Titanic II is Ready to Set Sail in 2018

‘Jack! I’m flying!’ Almost, Rose, almost. 106 years later after the original and ill-fated ‘unsinkable’ cruise ship sank to the bottom of the Atlantic Ocean, a new version of the RMS Titanic is set to sail the seas in 2018.

Aussie billionaire Clive Palmer and his shipping company Blue Star Line came up with the idea for the Titanic II (it really sounds like a bad sequel to James Cameron’s 1997 blockbuster) back in 2012. Originally, Palmer wanted the ship to launch transatlantic routes the same year (to coincide with the 100th anniversary of the Titanic’s fateful voyage) but the date was pushed back due to a series of annoying delays. What is most shocking about the whole concept is that Palmer has not even seen the movie!

So, what can you expect? The new boat will be a fully functioning replica of the original – with more lifeboats (enough for every class of passenger), along with very modern marine evacuation systems. For die-hard Titanic fans, the ship will also house replicas of the original lifeboats.

Titanic II will also be four meters wider than the original and will also feature a welded hull (courtesy of modern safety requirements) so you won’t have to worry about those naughty icebergs. Blue Star Line and the German hydrodynamic consulting group, Hamburg Ship Model Basin, have been busy carrying out all sorts of safety tests – they refuse to say it’s unsinkable – but they admit that the new ocean liner is completely seaworthy and up to scratch with all modern safety standards:  “The new Titanic will, of course, have modern evacuation procedures, satellite controls, digital navigation, and radar systems and all those things you’d expect on a 21st century ship,” said James McDonald, the marketing director of Blue Star Line told the Belfast Telegraph.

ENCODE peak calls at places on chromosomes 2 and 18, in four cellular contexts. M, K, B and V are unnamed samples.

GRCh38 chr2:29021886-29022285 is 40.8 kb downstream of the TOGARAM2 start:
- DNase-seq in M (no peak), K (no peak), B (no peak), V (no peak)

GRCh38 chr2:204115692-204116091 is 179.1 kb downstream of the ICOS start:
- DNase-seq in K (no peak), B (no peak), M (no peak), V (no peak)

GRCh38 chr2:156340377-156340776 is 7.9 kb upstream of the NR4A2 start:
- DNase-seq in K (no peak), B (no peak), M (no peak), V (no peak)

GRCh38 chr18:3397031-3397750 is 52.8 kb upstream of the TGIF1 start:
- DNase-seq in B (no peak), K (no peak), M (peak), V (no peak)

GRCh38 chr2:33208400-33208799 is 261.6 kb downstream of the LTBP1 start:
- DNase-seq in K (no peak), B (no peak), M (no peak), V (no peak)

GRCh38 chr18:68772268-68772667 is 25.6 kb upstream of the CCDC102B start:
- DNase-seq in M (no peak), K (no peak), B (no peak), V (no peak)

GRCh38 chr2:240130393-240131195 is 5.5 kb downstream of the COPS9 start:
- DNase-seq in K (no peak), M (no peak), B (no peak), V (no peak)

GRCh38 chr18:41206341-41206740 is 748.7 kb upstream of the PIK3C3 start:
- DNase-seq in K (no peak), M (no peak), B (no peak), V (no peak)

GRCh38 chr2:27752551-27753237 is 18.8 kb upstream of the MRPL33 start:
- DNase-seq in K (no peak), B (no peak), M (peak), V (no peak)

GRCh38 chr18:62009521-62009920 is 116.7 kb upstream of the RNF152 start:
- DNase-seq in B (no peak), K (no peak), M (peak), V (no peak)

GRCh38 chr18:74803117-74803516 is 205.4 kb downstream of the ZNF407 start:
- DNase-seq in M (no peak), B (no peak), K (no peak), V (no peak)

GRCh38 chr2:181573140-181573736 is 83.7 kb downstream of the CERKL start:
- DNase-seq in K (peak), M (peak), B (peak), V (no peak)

Like the original, built by Harland and Wolff in Belfast, Titanic II will offer first, second and third class cabins and dining rooms, a grand staircase (GASPS!), smoking room, Café Parisian and Marconi Room. In addition, if you are a millennial, sad news, you will not find a single television on board. It is a replica after all.

Modern day control deck

Here come the numbers. Titanic II will have 840 cabins and carry 2,435 passengers and 900 crew. Estimates of the cost range from £300m to £400m. The costs of tickets are yet to be announced, but some eager passengers have already expressed that they are willing to pay $1,000,000! They can pay for ours too.


Source: theculturetrip.com

  1. Fake news is

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